Double cemented carbide composites have improved properties of fracture toughness when compared to conventional cemented tungsten carbide materials, without sacrificing wear resistance, i.e., having equal or better wear resistance than that of conventional cemented tungsten carbide materials, making the material well suited for such applications as roller cone bits, percussion or hammer bits, drag bits, and other applications such as mining and construction tools where properties of improved fracture toughness is desired.
However, in certain applications, double cemented carbides have been found to lack sufficient wear resistance. What is needed, therefore, are methods and compositions that increase the wear resistance, while maintaining fracture toughness.
In one aspect, the present invention relates to a composite material including a double cemented carbide and a coarse grain dopant, wherein the coarse grain dopant is added in an amount sufficient to improve wear resistance of virgin double cemented carbide.
In one aspect, the present invention relates to an insert formed from a composite material including a double cemented carbide and a coarse grain dopant, wherein the coarse grain dopant is added in an amount sufficient to improve wear resistance of virgin double cemented carbide.
Other aspects and advantages of the invention will be apparent from the following description and the appended claims.
The present invention relates to using an “effective amount” of a coarse grain additive (“coarse grain dopant”) with double cemented carbides or other materials in order to improve the wear resistance of a composite material, while maintaining suitable fracture toughness. The coarse grain dopant may include coarse grain carbides produced from carburized processes (e.g., MAS 3000-5000 available from H. C. Starck), and macrocrystalline carbides (MCWC), available from Kennametal, for example. Effective amount, as used in this description, means the amount needed to improve at least one property of a composite material as compared to a base material.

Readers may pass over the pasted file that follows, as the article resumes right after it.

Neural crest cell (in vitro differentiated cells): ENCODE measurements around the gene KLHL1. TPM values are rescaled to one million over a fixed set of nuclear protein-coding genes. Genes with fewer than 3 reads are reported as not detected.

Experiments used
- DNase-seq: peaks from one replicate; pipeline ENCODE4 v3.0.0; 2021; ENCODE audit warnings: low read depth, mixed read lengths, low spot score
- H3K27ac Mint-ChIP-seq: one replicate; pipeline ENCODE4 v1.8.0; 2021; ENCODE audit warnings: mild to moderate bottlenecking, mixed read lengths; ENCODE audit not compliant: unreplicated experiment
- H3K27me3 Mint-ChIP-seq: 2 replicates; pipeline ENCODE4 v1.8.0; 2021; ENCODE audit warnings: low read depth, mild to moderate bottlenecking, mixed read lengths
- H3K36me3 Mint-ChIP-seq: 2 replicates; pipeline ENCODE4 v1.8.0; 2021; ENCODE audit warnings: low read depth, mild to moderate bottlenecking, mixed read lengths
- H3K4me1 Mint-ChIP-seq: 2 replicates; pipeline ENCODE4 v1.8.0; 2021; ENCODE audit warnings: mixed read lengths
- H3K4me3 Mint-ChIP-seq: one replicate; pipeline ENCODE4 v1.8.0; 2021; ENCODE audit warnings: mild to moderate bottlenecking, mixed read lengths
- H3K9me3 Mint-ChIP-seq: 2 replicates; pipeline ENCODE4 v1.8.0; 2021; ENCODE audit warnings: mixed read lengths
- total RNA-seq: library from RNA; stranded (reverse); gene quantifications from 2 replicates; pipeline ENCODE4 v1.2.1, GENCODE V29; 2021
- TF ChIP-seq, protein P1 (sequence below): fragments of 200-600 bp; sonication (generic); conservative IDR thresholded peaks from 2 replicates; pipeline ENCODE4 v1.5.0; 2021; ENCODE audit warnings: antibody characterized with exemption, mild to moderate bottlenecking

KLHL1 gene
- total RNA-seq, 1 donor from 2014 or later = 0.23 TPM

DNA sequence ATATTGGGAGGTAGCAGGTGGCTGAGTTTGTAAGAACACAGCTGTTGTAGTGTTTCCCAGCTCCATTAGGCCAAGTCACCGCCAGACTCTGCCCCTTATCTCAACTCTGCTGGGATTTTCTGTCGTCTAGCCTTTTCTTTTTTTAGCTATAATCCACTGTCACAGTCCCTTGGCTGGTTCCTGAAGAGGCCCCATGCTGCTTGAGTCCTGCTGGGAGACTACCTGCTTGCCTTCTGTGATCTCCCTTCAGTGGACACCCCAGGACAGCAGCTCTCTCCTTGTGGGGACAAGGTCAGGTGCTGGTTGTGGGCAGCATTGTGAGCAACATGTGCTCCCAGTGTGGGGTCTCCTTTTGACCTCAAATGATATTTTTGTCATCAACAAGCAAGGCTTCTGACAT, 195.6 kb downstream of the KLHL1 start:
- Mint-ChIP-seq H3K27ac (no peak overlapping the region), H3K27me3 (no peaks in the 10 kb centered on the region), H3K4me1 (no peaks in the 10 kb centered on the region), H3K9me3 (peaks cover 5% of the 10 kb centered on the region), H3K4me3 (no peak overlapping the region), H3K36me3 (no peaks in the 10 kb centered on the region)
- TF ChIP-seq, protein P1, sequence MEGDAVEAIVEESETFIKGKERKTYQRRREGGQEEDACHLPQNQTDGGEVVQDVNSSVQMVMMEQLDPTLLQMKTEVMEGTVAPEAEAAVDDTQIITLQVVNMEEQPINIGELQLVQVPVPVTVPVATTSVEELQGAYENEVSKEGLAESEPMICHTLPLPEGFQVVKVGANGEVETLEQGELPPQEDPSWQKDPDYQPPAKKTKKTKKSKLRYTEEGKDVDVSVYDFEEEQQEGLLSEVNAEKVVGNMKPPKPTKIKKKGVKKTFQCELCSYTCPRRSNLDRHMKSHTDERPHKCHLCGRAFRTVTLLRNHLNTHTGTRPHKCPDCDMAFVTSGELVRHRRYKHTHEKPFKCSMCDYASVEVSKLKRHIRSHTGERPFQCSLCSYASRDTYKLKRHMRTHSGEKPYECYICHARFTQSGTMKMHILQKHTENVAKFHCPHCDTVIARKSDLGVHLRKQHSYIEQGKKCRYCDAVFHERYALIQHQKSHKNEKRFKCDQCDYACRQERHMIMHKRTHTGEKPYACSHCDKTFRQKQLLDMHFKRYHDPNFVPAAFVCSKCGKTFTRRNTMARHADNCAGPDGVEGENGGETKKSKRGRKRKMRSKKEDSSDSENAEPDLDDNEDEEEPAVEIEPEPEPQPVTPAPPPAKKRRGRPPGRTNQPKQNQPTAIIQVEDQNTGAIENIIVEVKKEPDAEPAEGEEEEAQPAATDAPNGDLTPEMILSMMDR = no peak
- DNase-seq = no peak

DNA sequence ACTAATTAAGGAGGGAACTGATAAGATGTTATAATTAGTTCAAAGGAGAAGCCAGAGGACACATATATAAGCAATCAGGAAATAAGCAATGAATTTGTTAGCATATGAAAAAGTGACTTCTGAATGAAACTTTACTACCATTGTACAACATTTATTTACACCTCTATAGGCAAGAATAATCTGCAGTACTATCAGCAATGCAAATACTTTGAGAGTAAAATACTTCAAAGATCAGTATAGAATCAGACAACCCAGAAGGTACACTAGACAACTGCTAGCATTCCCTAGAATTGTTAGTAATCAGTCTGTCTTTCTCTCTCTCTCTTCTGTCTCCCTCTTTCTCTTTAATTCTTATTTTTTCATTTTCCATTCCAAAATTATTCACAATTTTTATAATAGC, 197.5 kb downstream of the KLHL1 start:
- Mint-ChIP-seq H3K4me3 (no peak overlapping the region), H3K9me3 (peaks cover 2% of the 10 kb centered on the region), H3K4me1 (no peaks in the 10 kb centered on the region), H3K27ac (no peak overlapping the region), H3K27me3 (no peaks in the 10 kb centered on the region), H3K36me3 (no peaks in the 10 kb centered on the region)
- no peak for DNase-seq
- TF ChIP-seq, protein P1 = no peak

Carbide particles are often measured in a range of mesh sizes, for example 40 to 80 mesh. The term “mesh” refers to the size of the wire mesh used to screen the carbide particles. For example, “40 mesh” indicates a wire mesh screen with forty holes per linear inch, where the holes are defined by the crisscrossing strands of wire in the mesh. The hole size is determined by the number of meshes per inch and the wire size. The mesh sizes referred to herein are standard U.S. mesh sizes.
A standard 40 mesh screen has holes such that only particles having a dimension less than 420 μm can pass. That is, particles larger than 420 μm in size will be retained on a 40 mesh screen, while particles smaller than 420 μm will pass through the screen.
According to embodiments of the present invention, compositions for use in forming insert include carbides in the following forms: double cemented carbide and a coarse grain dopant. The coarse grain dopant preferably has a particle size in a range of about 30-50 micrometers (μm). In some embodiments, the double cemented carbide forms about 5% to about 90% by weight of the carbide phase, while the coarse grain dopant comprises from about 10% to about 95%, preferably from about 10% to about 50%, by weight of the carbide phase.